A couple of interesting notes from Coach Cal’s time on the SEC Coaches Teleconference this morning…
– After a week that saw their relationship put on display nationally, Calipari spoke about Terrence Jones quite a bit during his time on the conference call this morning, again noting how much he cares for him and what a great kid the coach thinks he is. Cal said that there are times at practice that he will stop and look at him and say, “I love you, you know that, right?” and Jones will requite the affection and say “I know. I love you too.” Man, I love those MFers.
– Having said that, Calipari said that he’s trying to Jones, along with several of his teammates, too often find themselves trying to make “hero’s plays”. We’ve heard Calipari say several times this season that his goal is to have people watching the kids on UK’s team say “wow” when they watch them play and for the players to find that same surprise and satisfaction from their game. But, as is the case with young kids, Calipari said that they sometimes think it’s easier to earn that affection with a deep three or with what he called a “fabulous play” instead of battling for rebounds, beating a double-team or defend. He’s trying to help them change that mentality.
– Late in the call, The Good Doctor asked if he would consider Terrence Jones’ dunk over Sam Muldrow one of those “Hero’s Plays”, to which Calipari vehemently disagreed. Cal said that attacking the rim and “smashing on someone” is exactly the type of aggressiveness that he wants to see from Jones and noted that he initially pulled up because he didn’t have numbers before seeing the lane was open. He then added he’d like Jones to do it about 27 times per game, which seems completely reasonable. And an outstanding idea.
– Though the call did talk about Terrence Jones significantly, Cal also made mention of what he’s expecting from the rest of the team as they push toward the postseason. He acknowledged Darius Miller’s strong showing in Columbia before noting that he’s only scratching the surface of what they expect from him and that while DeAndre Liggins has been super on the defensive end, he’s not where he needs to be offensively or with his rebounding. He said he still wants to see Doron Lamb play with more of a motor and that Brandon Knight isn’t always running the team like he should and sometimes tries to make plays that are out of character for him. However, Calipari went to great lengths to make it known that he loves this group of young men and that they are all great kids willing to make those improvements. They’re just playing like freshmen at times right now.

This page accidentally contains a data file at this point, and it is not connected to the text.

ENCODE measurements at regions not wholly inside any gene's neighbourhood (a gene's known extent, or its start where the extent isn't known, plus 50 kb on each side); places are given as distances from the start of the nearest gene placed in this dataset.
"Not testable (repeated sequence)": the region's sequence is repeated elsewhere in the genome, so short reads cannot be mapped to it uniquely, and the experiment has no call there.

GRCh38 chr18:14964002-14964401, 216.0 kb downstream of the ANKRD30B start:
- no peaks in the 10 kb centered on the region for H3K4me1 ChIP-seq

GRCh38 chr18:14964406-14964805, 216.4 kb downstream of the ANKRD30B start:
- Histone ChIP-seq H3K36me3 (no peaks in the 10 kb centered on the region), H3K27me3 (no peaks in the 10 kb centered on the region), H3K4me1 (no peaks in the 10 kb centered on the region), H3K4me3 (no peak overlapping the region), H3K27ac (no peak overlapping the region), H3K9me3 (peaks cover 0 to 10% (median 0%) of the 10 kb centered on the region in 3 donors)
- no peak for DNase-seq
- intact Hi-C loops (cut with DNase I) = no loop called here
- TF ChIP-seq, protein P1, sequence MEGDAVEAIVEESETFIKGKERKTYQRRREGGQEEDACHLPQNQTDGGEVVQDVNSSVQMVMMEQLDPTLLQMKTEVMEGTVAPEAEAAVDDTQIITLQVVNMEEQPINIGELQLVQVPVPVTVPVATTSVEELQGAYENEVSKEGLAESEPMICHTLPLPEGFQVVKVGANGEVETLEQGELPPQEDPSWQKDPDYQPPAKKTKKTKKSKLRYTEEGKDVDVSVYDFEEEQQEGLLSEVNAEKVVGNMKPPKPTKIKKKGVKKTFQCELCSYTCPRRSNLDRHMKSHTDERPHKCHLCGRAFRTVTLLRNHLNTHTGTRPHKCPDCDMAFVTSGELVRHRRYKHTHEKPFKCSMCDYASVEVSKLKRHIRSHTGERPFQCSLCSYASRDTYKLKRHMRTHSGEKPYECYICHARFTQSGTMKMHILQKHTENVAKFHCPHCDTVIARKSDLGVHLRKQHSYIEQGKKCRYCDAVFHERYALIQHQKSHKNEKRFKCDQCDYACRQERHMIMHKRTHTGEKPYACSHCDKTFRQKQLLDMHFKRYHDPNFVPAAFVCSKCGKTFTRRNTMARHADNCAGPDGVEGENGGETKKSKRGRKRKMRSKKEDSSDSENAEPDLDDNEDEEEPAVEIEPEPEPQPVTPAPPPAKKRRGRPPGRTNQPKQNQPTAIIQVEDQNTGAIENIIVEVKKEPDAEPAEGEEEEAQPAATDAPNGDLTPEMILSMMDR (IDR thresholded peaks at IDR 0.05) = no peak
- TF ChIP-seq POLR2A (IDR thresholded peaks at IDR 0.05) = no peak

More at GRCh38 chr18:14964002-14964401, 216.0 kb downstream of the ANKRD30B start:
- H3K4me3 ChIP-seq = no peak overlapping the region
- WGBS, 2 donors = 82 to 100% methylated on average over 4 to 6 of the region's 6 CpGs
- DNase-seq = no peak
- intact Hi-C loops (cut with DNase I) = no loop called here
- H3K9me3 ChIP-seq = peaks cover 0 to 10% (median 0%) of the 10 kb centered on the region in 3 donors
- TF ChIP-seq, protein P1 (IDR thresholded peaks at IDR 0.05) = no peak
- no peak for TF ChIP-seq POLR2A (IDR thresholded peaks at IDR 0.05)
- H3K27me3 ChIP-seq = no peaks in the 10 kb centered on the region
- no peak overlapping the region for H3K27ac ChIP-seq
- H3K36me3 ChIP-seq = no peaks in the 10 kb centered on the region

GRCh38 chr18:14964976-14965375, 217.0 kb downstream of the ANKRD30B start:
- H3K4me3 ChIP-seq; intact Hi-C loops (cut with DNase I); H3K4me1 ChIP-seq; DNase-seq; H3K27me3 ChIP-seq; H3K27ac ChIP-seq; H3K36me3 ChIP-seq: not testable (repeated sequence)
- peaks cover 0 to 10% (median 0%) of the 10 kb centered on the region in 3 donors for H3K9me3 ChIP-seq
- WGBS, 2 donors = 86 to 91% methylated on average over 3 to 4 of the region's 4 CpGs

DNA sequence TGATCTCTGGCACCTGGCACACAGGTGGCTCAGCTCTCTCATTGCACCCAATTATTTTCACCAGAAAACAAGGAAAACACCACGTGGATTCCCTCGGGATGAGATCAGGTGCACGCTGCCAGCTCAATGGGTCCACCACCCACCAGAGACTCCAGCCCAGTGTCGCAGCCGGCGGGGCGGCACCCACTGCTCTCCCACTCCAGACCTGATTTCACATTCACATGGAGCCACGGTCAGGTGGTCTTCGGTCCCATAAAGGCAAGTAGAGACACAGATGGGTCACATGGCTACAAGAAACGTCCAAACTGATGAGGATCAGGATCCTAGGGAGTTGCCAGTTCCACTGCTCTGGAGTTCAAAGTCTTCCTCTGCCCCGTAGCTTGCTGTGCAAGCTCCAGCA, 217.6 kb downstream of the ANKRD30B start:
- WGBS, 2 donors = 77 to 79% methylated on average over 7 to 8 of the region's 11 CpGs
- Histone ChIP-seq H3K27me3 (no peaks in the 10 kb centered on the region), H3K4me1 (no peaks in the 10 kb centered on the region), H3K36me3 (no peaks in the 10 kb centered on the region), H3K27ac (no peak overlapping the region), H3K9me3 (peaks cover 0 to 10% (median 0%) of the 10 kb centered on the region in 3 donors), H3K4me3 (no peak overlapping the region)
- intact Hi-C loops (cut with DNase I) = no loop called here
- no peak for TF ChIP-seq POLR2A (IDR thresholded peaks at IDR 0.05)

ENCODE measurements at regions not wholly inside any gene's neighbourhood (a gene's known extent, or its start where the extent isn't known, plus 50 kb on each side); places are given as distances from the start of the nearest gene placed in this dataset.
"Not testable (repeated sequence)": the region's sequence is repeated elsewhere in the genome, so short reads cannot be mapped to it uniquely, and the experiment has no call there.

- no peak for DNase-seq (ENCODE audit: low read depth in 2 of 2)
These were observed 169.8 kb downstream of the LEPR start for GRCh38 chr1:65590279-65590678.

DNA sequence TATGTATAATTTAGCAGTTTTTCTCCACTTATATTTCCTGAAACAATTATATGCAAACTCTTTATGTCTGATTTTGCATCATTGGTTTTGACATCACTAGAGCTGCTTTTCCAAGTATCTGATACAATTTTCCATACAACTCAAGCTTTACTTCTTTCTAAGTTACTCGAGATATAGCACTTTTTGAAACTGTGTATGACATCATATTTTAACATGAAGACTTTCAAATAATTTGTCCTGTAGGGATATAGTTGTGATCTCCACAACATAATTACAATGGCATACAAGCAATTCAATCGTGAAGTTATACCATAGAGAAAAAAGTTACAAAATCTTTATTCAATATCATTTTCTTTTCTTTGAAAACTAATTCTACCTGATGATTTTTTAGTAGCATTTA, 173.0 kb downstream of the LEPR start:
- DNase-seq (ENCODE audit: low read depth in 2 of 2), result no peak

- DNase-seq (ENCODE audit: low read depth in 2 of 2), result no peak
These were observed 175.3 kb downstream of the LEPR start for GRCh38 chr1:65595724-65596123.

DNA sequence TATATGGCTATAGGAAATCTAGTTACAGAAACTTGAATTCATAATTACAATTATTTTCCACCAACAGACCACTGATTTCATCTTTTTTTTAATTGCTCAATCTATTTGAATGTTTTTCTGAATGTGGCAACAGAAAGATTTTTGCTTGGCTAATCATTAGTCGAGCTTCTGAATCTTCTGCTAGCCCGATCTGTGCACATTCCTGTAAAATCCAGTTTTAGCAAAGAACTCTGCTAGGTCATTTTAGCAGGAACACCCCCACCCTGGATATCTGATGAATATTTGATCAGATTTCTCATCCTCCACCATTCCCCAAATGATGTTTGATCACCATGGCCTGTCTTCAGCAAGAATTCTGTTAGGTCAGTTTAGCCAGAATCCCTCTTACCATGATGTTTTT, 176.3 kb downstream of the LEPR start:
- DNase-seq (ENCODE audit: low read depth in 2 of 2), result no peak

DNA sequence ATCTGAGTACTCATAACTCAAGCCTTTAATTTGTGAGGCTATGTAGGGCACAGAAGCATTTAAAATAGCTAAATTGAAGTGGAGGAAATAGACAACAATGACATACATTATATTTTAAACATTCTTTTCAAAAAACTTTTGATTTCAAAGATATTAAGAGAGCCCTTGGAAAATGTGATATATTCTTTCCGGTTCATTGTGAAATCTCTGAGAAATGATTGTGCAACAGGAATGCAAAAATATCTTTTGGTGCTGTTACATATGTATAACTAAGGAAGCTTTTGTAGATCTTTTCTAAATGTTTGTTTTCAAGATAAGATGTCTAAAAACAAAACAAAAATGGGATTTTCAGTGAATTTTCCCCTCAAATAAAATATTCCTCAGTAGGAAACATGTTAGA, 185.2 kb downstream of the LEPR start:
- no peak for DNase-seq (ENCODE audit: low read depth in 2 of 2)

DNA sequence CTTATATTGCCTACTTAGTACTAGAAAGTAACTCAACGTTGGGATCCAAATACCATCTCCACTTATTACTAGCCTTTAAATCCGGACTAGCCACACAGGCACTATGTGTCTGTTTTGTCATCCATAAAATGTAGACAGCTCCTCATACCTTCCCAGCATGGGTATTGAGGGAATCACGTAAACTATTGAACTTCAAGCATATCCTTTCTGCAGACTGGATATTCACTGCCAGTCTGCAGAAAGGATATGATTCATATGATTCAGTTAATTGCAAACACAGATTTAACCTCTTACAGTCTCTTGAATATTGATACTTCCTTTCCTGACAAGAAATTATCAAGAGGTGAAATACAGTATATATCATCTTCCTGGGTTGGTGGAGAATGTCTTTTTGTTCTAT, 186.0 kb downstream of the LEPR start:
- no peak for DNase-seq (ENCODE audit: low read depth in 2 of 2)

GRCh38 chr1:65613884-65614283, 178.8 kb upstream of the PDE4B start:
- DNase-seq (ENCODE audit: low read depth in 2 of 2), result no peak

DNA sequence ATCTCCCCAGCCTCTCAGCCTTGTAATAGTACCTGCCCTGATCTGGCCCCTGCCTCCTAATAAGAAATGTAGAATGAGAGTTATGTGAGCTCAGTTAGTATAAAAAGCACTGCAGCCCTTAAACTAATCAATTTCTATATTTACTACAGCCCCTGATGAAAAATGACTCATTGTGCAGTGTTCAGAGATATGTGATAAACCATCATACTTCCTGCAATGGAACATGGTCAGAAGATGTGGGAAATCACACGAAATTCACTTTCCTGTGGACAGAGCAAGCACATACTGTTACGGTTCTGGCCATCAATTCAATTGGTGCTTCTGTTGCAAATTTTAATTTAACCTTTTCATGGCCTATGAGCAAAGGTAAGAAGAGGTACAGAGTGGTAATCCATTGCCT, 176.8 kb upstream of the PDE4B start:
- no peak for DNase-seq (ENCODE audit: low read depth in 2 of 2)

– Along that same note, Cal talked again about not accepting mediocrity in practice and demanding excellence from his players every day. He said that this team’s upside is “enormous” and that he believes each player is only playing at about 50-60% of his individual ability at this point. The coaches are pushing the buttons in practice, but Calipari said the bench, which he called the coach’s best friend, isn’t much of a reinforcement tool at this point because there is so little depth. So, while they’ll sometimes send guys to the pine after mistakes or when he feels they aren’t playing with desire, the staff is forced to mostly coax them through it while they’re still on the court. And sometimes, that’s caught by a camera. He didn’t say that, but I’m sure he was thinking it.
– With a week-long break before playing Georgia, Coach Cal mentioned a couple of things that his team will be working to improve on in practice before facing the Bulldogs and a stretch of the SEC’s top teams. After a brief mention of working on a press, he put a lot of emphasis on making his team work on situational possessions. Cal spoke of how the Cats made mistakes down the stretch against South Carolina, mentioning a six-point swing late in the game, and will work on their execution in those specific situations. Calipari expects to play in a number of close games throughout the remainder of the season and with a physical team on tap at Rupp this weekend, the extra drills centered on that execution and being strong with the ball could be the difference in a win and a loss.